According to the findings showed at security conference ShmooCon in Washington, DC, brainwaves can act as passwords when logging on accounts. However, its accuracy may decrease when affected by external factors like alcohol, stress, and other substances that affect the brain.
To use brainwave authentication as a biometric measure, the person will confirm his identity with electroencephalogram (EEG) readings.
(c) Brainwave Wizard
For instance, instead of demanding a passcode, a computer could display a series of words on a screen and measure the user’s response via an EEG headset. EEG signatures are almost impossible to hack because they are unique and are more complex than a standard password.
Though research suggests that EEG readings can authenticate someone’s identity with accuracy rates around 94 per cent, it can vary due to confounding factors such as, drinking.
Researchers Tommy Chin and Peter Muller, agreed to test this theory experimentally, by analyzing people’s brainwaves before and after drinking shots of Fireball, a cinnamon-flavored whisky.
Chin is a security researcher at cybersecurity consultancy firm Grimm, and Muller is a graduate student at the Rochester Institute of Technology.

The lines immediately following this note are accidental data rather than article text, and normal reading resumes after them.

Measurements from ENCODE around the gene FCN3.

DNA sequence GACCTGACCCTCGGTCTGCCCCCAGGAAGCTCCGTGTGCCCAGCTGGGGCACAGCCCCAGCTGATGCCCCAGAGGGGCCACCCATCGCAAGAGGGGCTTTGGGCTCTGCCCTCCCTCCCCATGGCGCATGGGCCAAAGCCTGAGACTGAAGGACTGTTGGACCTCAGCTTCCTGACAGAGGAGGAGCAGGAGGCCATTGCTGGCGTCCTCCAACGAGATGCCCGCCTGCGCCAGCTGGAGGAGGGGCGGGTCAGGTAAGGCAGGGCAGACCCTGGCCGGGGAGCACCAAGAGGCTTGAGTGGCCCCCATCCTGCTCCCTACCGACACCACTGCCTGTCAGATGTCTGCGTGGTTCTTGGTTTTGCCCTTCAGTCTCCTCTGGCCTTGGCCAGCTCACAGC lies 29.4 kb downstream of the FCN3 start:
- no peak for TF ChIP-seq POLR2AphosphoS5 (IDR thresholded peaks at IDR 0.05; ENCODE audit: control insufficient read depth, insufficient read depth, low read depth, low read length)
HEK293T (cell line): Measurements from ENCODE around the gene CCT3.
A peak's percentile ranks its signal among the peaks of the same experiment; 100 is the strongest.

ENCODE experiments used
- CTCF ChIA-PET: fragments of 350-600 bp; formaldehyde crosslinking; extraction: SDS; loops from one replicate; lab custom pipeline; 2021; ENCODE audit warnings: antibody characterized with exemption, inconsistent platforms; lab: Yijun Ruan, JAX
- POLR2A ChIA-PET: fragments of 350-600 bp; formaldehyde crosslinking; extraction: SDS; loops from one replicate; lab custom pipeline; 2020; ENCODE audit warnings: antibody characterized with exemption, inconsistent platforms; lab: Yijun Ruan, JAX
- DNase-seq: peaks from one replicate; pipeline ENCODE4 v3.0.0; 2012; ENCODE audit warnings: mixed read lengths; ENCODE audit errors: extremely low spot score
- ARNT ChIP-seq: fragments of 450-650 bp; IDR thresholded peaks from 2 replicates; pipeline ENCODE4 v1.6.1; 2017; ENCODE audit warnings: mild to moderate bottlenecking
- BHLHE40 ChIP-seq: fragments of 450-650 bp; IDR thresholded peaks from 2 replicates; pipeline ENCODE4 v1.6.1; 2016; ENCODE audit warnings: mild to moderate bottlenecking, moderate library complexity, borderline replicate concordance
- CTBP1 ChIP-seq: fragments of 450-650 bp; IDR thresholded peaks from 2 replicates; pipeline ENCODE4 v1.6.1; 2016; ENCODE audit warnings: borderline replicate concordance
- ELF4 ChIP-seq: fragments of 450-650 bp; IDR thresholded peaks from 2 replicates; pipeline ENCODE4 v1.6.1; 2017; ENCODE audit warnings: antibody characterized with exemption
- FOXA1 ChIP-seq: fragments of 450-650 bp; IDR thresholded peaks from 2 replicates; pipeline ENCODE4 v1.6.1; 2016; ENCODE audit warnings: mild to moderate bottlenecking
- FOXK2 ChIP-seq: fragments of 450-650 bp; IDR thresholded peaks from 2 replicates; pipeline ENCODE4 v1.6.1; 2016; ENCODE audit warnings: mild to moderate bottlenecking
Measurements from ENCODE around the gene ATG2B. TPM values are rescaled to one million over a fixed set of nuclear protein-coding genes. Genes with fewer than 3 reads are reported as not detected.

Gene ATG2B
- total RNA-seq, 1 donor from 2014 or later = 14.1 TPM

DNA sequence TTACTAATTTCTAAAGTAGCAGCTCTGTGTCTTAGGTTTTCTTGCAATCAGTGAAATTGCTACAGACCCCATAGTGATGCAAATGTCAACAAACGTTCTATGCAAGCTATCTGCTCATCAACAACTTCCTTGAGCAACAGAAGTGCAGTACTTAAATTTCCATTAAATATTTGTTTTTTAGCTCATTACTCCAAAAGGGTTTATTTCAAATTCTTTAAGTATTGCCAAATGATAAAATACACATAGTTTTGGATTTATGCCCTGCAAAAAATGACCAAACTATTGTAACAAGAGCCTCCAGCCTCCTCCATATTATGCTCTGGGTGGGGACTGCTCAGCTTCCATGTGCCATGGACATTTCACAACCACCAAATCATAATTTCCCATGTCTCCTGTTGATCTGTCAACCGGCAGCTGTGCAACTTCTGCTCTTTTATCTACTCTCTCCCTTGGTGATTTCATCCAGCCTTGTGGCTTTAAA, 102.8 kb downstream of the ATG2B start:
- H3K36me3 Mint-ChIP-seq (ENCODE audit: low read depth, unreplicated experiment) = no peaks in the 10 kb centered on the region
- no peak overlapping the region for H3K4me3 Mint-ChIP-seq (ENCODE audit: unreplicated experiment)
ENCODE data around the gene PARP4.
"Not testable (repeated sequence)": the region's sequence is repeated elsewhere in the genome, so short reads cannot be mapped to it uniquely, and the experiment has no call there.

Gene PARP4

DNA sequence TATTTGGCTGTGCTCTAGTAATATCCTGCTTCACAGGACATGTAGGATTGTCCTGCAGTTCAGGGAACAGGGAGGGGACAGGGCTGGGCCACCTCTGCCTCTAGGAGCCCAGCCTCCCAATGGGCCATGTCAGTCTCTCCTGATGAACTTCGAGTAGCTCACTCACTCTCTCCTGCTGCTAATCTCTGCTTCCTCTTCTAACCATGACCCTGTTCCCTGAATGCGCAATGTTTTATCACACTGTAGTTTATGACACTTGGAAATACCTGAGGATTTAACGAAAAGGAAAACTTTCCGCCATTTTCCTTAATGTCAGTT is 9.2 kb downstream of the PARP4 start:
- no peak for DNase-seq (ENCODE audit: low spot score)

“Brainwaves can be easily manipulated by external influences such as drugs [like] opioids, caffeine, and alcohol,” Chin said in a statement
. “This manipulation makes it a significant challenge to verify the authenticity of the user because they drank an immense amount of alcohol or caffeinated drink.”
Results from a small number of tests showed that brainwave authentication accuracy could fall to 33 per cent in inebriated users.
John Chuang at the University of California, Berkeley, not involved in the study, suggests that other factors such as hunger, stress or fatigue could also reduce reliability.
“Depending on the application, it may be a wonderful feature that a drunk person cannot authenticate into a system after they have had too many drinks,” Chuang told the New Scientist.